02.06 Operation Theatre Utilization Efficiency At Tikur Anbessa Specialized Hospital, Ethiopia

S. A. Negash1, T. N. Mammo1, B. Ayele5, E. Anberber1, N. Starr4, T. G. Weiser2, 3  1Addis Ababa University, Surgery, Addis Ababa, ADDIS ABABA, Ethiopia 2University of Edinburgh, Surgery, Edinburgh, SCOTLAND, United Kingdom 3Stanford University, Surgery, Palo Alto, CA, USA 4University Of California – San Francisco, Surgery, San Francisco, CA, USA 5Addis Ababa University, Anesthesia, Addis Ababa, ADDIS ABABA, Ethiopia

Introduction: The operating theatre is one of the most expensive areas of a hospital, requiring large capital and recurring investments, and necessitating efficient throughput to reduce costs per patient encounter. On top of increasing costs, inefficient utilization of operating theaters results in prolonged waiting lists, high rate of cancellation, frustration of OT personnel as well as increased anxiety that negatively impacts the health of patients. This problem is magnified in developing countries, where there is a high unmet surgical need. However, no system currently exists to assess operating theatre utilization in Ethiopia.

Methods: A prospective study was conducted over a period of 2 months (May-June 2018) at our hospital. It is the largest hospital in the country and has the highest number of operating theaters. Surgical case start time, end time, room turnover time, cancellations and reason for cancellation were observed to evaluate the efficiency of eight operating theaters.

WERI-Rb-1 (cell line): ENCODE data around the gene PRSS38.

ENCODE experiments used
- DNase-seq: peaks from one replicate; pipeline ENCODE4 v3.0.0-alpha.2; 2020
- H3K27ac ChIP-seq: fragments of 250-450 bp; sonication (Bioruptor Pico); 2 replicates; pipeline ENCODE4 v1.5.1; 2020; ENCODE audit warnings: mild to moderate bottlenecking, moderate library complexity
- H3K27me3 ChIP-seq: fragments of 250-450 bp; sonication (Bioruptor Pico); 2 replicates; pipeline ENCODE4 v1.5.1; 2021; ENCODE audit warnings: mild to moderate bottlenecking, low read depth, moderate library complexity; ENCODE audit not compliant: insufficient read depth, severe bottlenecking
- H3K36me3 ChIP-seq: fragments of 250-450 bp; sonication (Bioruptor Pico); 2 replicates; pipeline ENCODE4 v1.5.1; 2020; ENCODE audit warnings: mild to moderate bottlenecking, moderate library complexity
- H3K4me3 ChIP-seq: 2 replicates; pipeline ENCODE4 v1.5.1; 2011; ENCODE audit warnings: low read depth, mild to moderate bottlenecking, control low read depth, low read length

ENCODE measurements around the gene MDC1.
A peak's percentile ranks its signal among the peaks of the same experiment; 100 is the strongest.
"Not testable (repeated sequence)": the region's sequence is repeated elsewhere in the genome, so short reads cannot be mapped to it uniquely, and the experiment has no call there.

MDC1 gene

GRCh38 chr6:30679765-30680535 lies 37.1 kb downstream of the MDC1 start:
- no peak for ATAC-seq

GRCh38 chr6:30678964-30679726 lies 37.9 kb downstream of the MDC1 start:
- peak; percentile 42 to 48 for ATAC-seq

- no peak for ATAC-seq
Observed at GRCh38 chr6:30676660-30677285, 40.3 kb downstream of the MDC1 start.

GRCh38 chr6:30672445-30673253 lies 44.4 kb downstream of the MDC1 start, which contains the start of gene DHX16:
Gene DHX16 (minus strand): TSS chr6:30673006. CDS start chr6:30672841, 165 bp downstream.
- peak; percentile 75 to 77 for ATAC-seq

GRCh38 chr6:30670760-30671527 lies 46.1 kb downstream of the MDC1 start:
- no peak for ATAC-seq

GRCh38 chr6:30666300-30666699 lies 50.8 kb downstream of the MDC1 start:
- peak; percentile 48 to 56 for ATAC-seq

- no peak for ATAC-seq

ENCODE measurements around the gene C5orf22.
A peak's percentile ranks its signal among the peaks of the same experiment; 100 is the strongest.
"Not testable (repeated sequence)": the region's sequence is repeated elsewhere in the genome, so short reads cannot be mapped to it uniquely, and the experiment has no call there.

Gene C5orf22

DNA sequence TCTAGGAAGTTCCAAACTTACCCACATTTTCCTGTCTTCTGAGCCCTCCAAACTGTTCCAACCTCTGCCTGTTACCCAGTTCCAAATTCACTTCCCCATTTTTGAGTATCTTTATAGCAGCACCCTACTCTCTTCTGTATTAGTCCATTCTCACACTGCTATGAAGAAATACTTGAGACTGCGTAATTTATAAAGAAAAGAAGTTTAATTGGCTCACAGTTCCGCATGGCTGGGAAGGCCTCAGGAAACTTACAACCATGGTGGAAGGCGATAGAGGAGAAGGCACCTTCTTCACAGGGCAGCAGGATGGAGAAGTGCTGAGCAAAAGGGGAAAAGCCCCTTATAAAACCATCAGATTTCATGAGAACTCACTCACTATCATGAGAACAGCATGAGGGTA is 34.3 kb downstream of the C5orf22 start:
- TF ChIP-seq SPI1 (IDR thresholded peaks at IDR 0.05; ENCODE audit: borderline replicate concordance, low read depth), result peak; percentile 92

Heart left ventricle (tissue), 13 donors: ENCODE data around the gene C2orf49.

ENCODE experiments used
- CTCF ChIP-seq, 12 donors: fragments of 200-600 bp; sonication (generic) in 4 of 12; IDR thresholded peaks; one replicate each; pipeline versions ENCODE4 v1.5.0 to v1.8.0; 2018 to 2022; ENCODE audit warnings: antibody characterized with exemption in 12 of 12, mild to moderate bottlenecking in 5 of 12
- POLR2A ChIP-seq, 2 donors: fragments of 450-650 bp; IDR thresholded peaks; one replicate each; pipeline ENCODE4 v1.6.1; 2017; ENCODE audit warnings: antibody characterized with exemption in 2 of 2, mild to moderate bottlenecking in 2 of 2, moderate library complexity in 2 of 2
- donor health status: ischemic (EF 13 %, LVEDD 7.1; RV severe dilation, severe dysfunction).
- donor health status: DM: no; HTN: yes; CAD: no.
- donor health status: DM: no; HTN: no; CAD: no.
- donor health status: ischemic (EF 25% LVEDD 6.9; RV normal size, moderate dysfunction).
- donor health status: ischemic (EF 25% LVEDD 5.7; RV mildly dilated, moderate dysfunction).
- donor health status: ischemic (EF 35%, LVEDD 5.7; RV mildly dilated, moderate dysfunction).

Results: A total of 933 elective procedures were scheduled during the study period. Of these, 246 were cancelled, yielding a cancellation rate of 35.8%. The most common reasons for cancellation were related to patient preparation (29.2%) and shortage of time (32.1%). Lack of facilities accounted for 29.3% of cancellations. Start time was delayed in 93.4% of cases (mean 8:56 am + 52 min). First case completion time was early in 47.9 % and delayed in 20.6% (mean 2:54pm + 156min). Turnover time was prolonged in 34.5% (mean 25 min + 49 min). Total operating theater utilization ranged from 10.5% to 174%. Operating theaters were underutilized in 42.7% while overutilization was found in 14.6%.

Conclusion: We found a high cancellation rate, most of which are avoidable. The most common reason was shortage of time which could be associated with overbooking or inappropriate use of time due to other delays. Turnover time was longer than average, however, intervention in this area would likely not make an impact on efficiency as number of procedures per OT each day is low. Other measured causes of poor efficiency included late start of the first case and variable (very early or late) end of the last case. We recommend future quality improvement projects focusing on these two areas to increase OT efficiency.